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Homeownership more likely when immigrants to U.S. stay longer

Immigrants who stay in the U.S. for years or become citizens are more likely to own their homes – sometimes more than native-born Americans.

Homeownership more likely when immigrants to U.S. stay longer

The longer they stay, the more likely immigrants to America are to enjoy homeownership – long considered a benchmark of the American dream. In fact, immigrants who’ve been in the U.S. for at least a generation are more likely to own homes than native-born Americans.

Here’s the breakdown. Just over half our foreign-born residents – 52 percent – owned their homes in 2011. Look only at immigrants who’ve remained for several years and taken U.S. citizenship, though, and the homeownership rate climbs to 66 percent – the same as for native-born Americans. Immigrant households where there owner came to the U.S. before 1980 had a homeownership rate of 75 percent, beating the natives.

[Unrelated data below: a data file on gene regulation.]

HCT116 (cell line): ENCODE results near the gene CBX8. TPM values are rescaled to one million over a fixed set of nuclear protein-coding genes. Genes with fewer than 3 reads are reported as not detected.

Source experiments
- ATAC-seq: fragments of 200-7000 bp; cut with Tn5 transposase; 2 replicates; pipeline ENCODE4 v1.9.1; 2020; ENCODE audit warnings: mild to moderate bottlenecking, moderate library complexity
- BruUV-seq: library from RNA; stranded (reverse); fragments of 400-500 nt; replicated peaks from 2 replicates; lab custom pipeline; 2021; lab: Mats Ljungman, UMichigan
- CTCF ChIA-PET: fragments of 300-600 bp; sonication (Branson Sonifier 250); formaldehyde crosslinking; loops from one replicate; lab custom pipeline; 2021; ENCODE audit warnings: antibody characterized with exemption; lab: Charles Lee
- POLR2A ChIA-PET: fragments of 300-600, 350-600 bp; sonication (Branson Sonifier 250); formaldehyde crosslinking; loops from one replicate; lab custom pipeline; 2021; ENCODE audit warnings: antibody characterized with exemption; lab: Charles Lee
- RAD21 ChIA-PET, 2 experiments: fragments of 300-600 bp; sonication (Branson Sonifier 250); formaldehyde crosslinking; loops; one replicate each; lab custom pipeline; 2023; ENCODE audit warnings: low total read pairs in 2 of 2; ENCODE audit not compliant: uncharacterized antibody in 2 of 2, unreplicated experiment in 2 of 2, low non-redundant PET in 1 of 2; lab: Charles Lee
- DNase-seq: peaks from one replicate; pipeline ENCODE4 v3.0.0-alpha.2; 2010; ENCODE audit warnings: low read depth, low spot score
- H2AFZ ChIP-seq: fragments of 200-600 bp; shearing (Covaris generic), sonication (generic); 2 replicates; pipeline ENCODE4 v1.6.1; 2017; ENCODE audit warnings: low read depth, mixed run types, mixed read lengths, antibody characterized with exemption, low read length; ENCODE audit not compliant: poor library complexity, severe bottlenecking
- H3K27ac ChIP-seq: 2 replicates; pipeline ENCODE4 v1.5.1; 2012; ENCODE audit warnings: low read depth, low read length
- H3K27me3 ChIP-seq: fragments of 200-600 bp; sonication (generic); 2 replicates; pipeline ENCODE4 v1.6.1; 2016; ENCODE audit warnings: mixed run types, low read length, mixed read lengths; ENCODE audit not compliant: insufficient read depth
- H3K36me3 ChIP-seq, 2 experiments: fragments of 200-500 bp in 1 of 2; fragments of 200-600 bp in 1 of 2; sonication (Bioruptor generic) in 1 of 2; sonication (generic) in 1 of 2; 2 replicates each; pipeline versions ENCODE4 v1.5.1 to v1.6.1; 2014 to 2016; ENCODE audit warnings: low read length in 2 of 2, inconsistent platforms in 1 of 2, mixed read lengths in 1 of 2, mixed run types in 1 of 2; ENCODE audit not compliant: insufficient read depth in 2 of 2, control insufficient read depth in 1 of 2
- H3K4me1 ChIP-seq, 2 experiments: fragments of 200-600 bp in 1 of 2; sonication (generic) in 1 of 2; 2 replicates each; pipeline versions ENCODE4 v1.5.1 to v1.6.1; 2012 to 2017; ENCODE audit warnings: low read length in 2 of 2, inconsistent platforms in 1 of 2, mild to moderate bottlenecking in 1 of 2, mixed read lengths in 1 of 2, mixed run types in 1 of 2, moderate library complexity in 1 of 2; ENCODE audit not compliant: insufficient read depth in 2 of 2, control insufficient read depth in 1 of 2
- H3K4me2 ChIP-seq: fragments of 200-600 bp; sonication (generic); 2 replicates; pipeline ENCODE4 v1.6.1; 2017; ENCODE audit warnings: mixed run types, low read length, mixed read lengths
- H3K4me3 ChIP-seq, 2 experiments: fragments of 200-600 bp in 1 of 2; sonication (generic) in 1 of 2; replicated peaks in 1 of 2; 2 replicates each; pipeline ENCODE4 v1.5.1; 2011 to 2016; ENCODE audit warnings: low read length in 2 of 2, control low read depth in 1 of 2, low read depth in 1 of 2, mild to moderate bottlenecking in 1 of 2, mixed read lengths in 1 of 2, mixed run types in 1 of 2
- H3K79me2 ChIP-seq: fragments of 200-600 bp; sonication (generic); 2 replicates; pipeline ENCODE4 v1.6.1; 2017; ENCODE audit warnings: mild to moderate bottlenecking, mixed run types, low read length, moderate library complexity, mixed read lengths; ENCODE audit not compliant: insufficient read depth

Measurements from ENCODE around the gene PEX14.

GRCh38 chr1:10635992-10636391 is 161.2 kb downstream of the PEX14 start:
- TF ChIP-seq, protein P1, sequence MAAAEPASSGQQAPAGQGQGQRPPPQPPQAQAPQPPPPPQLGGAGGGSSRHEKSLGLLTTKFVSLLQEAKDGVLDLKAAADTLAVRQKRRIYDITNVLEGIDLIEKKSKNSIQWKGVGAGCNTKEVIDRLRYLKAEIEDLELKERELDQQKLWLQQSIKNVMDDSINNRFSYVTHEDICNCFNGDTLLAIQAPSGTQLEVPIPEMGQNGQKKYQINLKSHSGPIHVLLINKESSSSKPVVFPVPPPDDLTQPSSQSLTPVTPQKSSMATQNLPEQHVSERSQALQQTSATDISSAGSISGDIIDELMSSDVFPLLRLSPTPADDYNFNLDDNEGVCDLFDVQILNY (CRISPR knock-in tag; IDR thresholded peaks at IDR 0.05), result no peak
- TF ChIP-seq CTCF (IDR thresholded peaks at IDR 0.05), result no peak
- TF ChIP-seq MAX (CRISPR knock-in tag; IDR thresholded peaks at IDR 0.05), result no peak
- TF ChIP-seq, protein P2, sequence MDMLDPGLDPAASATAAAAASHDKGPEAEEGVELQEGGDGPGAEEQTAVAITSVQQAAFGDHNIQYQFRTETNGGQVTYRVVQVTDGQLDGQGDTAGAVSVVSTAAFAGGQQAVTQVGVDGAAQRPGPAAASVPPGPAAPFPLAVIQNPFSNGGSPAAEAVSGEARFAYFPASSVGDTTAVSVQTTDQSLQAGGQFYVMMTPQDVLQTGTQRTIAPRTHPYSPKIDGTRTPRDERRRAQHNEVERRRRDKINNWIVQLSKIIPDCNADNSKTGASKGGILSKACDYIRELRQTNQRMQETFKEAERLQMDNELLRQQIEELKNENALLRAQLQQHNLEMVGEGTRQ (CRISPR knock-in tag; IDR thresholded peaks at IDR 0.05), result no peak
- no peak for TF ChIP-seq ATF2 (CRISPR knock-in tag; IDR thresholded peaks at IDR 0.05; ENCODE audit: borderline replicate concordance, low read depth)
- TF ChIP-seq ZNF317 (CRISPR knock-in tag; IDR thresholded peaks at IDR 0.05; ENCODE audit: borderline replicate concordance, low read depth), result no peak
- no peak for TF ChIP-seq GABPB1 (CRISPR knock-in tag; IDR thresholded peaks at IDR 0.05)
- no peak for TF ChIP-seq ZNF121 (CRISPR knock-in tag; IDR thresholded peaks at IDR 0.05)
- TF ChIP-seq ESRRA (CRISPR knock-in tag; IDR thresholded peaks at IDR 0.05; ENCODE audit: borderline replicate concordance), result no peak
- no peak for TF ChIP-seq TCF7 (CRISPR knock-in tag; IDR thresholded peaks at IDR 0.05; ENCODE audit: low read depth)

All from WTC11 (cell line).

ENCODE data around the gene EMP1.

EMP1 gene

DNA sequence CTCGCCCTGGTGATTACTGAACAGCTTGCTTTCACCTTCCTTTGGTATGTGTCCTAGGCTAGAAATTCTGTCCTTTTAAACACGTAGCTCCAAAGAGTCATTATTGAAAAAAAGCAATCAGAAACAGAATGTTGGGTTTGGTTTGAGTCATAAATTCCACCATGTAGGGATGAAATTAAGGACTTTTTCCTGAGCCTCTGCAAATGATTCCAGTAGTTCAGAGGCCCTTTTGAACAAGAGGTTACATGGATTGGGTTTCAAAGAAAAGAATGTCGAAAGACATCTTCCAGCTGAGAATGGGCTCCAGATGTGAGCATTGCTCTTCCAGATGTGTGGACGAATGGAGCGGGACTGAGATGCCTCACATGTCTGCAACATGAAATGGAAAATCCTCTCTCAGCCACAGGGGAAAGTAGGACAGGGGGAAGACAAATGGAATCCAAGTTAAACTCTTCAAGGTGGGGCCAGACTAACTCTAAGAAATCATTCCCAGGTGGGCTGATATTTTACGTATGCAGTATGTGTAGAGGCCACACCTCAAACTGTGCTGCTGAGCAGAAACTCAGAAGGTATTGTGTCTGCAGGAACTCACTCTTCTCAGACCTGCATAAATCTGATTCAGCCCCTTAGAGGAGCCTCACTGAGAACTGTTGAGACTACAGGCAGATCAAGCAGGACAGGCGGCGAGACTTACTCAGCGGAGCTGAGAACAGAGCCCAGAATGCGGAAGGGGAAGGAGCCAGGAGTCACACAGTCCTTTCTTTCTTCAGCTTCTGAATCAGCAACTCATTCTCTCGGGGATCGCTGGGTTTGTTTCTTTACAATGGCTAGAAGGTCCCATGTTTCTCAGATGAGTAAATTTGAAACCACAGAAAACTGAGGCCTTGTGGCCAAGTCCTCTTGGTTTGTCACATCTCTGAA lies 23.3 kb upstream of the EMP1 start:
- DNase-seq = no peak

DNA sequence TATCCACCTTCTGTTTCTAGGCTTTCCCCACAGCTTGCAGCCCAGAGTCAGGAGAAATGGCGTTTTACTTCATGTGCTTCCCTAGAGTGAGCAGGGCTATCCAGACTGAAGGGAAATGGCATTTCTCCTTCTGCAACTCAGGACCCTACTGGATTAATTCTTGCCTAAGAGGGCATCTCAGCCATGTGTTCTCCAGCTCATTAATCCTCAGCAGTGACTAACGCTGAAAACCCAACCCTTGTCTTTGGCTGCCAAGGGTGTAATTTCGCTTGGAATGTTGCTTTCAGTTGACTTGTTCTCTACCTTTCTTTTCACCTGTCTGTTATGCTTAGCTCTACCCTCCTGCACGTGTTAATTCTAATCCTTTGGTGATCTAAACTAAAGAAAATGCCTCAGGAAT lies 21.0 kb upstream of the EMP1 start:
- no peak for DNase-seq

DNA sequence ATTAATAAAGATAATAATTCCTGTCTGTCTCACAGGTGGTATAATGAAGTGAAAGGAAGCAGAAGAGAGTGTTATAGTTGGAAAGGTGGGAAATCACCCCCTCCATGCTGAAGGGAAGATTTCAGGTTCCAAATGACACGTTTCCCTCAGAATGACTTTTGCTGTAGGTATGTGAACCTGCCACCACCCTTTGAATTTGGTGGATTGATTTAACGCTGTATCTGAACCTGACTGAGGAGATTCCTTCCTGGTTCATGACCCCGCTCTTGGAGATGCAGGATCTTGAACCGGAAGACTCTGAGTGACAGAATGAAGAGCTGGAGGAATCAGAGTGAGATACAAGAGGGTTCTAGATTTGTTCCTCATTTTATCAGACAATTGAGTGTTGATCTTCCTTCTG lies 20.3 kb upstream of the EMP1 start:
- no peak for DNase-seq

Check out our infographic for more on immigrant homeownership. See “What Do Others Say?” for more views, then add to the discussion below. Does today’s fact surprise you? Does it affect your views on immigration policy?

What do others say?

  • Harvard University: Harvard University Joint Center for Housing Studies: “New Americans, New Homeowners: The Role and Relevance of Foreign-Born First-Time Homebuyers in the U.S. Housing Market” More

  • New York Daily News: New York Daily News: “Immigrants outpacing the general population in owning small businesses” More

  • National Public Radio: National Public Radio: “After the Housing Bust, Revisiting Homeownership” More

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